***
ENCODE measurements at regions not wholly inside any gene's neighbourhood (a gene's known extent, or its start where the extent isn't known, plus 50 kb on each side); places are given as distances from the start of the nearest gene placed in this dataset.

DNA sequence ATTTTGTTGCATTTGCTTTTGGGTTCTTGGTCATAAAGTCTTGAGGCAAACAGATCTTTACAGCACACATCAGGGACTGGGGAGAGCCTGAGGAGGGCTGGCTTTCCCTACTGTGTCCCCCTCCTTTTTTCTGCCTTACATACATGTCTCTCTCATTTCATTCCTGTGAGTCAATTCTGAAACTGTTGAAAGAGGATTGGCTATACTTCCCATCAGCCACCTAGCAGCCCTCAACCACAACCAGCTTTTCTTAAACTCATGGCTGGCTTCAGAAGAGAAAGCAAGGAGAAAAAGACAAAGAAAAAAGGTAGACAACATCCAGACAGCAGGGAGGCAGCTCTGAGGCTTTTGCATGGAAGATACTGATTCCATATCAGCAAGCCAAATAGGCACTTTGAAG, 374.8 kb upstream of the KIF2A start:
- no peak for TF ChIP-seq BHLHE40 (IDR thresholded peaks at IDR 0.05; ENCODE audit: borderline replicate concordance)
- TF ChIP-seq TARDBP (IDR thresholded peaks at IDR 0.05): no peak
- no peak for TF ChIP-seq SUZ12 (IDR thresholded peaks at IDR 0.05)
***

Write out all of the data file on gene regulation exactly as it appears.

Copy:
ENCODE measurements at regions not wholly inside any gene's neighbourhood (a gene's known extent, or its start where the extent isn't known, plus 50 kb on each side); places are given as distances from the start of the nearest gene placed in this dataset.

DNA sequence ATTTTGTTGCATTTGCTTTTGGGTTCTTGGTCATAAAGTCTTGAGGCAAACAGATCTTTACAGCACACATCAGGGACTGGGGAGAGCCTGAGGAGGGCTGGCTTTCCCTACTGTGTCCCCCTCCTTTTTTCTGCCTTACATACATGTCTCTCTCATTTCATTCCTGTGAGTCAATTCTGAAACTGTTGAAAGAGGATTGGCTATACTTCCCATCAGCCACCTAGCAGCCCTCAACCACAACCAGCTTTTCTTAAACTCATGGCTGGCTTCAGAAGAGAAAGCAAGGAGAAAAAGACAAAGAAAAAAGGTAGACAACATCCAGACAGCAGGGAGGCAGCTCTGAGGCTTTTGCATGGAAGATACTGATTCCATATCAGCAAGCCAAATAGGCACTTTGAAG, 374.8 kb upstream of the KIF2A start:
- no peak for TF ChIP-seq BHLHE40 (IDR thresholded peaks at IDR 0.05; ENCODE audit: borderline replicate concordance)
- TF ChIP-seq TARDBP (IDR thresholded peaks at IDR 0.05): no peak
- no peak for TF ChIP-seq SUZ12 (IDR thresholded peaks at IDR 0.05)